Rich Crabel knew the knock on the Burlington Central football program when he was chosen to replace Aaron Wichman as the Rockets' head coach this past summer.
It wasn't so much about the winning and losing -- although three straight years with no playoff berth wasn't sitting kindly around Rocket Hill.
It wasn't even about the talent. Injuries had decimated the team in two of the past three seasons, so talent wasn't really an issue.
It was about attitude. It was about involving the community. It was about getting everyone on the same page.
So Crabel came in and immediately assembled a staff of guys he had either worked with in the past or coached in the past. Guys he was familiar with. Guys he trusted.
Then he went to work on the community, specifically the parents. It was time, he says, to bring the sprawling district back together, on Friday nights and throughout the week. Like back in the day, when the weekend football game was why many existed.
"That's been the knock since I've been here," said Crabel, who started at Central in 1999. "It's so spread out out here, we had to turn it into more of a football community, for the parents, the administration and the little kids program."
That new attitude took hold on the field as well. After going 3-6 last season and just 8-19 over the past three seasons, the Rockets are now 5-2 and a win tonight against North Boone will ensure a postseason bid for the first time since 2007. BC can still share the Big Northern East title if Harvard knocks off Richmond tonight and the three leaders win out next week.
Heck, Central is a sniff away from being 7-0, something Crabel admits frustrates the heck out of him. An overtime loss to Sycamore and a questionable call 9-7 loss to Richmond-Burton are all that stand in the way of the Rockets being a very high postseason seed in Class 5A, and probably a state ranking as well.
But back to the beginning.
"The biggest thing was to turn this into more of a football community," said Crabel, who previously coached at Genoa-Kingston and Byron, which is where he lives.
"We had to bring in the parents and get them involved. I coached these seniors when they were freshmen so I know the people and they know me well. These seniors, this varsity team, wanted me. I had strong backing."
And Crabel made sure that early on his program was going to return to being a family.
"We've had a father-son steak night, a mother-son banquet night ... just little things like that to bring people together," he said. "Call it a program thing. I told the parents that we can't do this without them. We have team moms at every level.
Crabel admits he didn't conjure up anything new here. In fact, much of what he's done he says he "stole" from former Byron coach Ev Stine, one of the winningest football coaches in Illinois high school history. Crabel coached at Byron when his own sons played there.
"I've stolen stuff from all kinds of people," Crabel laughs. "After you've been around long enough there's nothing really new. It's things you steal from people for your program."
Crabel's staff is one that he trusts enough to take care of things before practice and games so he can administer the program and, on Friday nights, spend some time with the kids from the Rockets' youth program before kickoff.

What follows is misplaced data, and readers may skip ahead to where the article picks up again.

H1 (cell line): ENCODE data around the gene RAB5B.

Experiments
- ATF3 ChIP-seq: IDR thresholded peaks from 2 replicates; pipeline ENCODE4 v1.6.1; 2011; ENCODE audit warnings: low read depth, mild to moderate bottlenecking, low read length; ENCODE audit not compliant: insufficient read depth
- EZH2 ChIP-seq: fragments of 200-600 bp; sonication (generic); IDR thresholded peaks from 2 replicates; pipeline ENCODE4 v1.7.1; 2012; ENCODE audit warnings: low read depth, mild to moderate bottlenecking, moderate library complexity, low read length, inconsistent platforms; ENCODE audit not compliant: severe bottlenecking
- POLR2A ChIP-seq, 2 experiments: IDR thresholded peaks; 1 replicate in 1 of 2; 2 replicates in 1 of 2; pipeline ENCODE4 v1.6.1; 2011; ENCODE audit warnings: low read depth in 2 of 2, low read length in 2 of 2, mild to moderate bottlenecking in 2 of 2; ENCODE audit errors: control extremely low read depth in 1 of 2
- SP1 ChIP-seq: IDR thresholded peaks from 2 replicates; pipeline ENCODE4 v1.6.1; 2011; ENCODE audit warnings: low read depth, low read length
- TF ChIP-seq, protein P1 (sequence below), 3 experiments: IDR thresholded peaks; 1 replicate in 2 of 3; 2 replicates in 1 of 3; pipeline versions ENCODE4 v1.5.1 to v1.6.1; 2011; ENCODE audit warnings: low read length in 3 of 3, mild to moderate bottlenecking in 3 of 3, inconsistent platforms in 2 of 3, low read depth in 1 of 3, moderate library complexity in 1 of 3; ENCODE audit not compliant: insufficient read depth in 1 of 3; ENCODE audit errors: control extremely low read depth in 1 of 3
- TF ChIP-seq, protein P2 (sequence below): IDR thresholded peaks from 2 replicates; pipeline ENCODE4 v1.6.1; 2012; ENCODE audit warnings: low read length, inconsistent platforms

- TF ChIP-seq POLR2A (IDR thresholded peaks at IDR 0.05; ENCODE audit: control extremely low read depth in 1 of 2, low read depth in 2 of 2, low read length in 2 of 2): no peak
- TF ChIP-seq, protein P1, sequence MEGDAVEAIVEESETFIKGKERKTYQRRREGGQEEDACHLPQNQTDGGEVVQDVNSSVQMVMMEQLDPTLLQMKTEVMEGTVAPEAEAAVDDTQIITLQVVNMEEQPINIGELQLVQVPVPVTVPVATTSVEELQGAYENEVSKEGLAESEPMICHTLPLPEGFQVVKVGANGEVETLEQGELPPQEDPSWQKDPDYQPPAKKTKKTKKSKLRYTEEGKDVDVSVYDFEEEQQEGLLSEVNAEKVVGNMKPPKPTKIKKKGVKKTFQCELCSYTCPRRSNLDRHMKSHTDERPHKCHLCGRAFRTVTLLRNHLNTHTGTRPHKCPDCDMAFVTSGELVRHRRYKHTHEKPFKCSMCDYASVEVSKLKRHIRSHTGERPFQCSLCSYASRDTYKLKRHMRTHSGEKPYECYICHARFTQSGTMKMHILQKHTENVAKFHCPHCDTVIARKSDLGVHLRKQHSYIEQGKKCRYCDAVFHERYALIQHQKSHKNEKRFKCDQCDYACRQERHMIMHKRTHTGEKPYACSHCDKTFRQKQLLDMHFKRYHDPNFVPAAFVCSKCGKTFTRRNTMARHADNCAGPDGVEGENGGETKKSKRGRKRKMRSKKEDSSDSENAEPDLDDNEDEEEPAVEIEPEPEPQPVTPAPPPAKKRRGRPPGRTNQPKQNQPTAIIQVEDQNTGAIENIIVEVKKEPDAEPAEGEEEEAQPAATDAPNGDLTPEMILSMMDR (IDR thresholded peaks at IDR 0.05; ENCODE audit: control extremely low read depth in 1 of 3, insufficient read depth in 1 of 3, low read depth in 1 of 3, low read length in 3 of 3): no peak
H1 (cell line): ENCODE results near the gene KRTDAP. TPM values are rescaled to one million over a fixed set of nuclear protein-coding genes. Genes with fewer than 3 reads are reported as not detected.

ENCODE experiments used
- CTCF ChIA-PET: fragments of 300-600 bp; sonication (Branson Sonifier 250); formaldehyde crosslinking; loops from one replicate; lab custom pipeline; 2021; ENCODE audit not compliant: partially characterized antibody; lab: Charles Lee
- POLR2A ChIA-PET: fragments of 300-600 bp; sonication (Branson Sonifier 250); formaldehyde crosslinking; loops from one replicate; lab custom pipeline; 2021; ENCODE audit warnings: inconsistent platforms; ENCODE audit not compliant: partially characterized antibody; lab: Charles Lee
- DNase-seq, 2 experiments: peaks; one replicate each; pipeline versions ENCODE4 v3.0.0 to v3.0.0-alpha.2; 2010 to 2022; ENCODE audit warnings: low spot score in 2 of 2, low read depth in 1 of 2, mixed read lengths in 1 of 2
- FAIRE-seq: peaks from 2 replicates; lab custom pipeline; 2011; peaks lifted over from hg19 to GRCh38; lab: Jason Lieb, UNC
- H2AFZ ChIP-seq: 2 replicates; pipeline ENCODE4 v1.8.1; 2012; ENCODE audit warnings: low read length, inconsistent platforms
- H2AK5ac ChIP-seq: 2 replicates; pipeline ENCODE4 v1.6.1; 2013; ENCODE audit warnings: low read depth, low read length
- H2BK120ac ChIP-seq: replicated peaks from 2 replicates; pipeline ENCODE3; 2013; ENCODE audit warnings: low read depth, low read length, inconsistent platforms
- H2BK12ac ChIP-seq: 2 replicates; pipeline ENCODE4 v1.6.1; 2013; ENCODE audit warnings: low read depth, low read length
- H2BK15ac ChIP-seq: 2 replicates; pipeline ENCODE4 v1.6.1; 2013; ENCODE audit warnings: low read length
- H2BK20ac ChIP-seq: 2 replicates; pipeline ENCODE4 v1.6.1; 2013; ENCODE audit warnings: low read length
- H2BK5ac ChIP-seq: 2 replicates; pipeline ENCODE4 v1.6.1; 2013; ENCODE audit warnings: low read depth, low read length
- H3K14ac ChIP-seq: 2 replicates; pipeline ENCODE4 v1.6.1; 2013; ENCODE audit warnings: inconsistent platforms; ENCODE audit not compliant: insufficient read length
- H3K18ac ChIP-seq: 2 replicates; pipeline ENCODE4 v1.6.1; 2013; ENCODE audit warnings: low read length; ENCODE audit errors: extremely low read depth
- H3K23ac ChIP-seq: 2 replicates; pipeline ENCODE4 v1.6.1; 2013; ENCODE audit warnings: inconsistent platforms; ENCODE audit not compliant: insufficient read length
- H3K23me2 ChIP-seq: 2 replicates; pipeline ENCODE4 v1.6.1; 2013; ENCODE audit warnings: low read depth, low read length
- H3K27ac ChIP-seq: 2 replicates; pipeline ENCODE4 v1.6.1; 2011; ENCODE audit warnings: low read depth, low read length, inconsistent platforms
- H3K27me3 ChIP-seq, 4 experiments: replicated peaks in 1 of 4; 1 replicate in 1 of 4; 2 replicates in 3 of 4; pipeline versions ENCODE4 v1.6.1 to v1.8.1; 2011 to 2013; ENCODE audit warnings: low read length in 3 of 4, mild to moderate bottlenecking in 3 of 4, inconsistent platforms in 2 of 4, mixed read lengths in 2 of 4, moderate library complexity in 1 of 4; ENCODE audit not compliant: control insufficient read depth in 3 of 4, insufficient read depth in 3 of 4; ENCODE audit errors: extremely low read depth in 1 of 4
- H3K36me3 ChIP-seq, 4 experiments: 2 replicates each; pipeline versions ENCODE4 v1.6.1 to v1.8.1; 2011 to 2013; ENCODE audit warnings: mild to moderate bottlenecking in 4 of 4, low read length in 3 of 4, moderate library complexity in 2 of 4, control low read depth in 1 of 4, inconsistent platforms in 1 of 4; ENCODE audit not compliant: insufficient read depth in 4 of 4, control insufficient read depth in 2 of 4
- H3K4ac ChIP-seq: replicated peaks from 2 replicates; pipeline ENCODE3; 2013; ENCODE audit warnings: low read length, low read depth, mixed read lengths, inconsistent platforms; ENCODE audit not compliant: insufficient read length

That staff includes Brett Porto, the head boys basketball coach and a former Rockets' quarterback who is Crabel's offensive coordinator. Add in guys like Ryan Lyle, Doug Remrey, Doug Schmit, Eric Pertiet, Kevin Blum and Vince Gowea and there's some great experience roaming the BC sidelines. And let's not forget volunteer assistant Rob Stover, another former Rocket standout.
"I've got a great staff," Crabel says. "Robby and Schmitt run our defense on Friday nights and the kids are dialed in and those guys coach their rear ends off."
The new attitude isn't lost on BC's players, either.
"(The coaches) are very disciplined," said senior Johnny Major, whose fourth interception of the season sealed the deal against previously unbeaten Harvard last week. "They're trying to do all the little things right and keep us focused. As a team and as a program we work pretty hard and that usually has good benefits. We just have to stay focused."
Senior middle linebacker Chandler Crary, a returning all-conference player, praises his mentors as well.
"Our coaches are very knowledgeable," he said. "They know the game. Our seniors are great leaders and the juniors look up to us. It's a great unit. Words can't describe it. I love all the support the community gives us. It changes our perspective on things. We're not just doing it for us we're doing it for the whole program and the whole community."
Junior quarterback Ryan Ritchie says the new attitude carries over to the field as well.
"It's a big part of the game," said Ritchie, who is 64 of 121 passing for 854 yards and 11 TDs this season. "We have a lot of bonding time as a team and everyone's on the same page."
On the field, it's been a mix of a balanced offense and a solid defense that has led the Rockets to the threshold of the postseason, a place they lived for seven out of eight seasons between 2000 and 2007.
"Offensively we're pretty even with our run-to-pass ratio," said Crabel, whose team has 1,201 rushing yards and 854 through the air. I'd like to run a little more but my offensive coordinator liked to throw the ball a lot when he was here so ...
"Defensively we've been solid. We've only allowed two passes for TDs."
Solid, as in only giving up 174 yards per game on average. That compared to an offense that has churned out twice as much as the defense lets up leads to a winning formula.
"We work hard every single day in practice," Ricthie said. ""We make changes every week. We add new plays every week on offense and defense."
And with a win tonight, the Rockets will have public address announcer Mark Einwich booming, "And the Rockets are playoff bound!"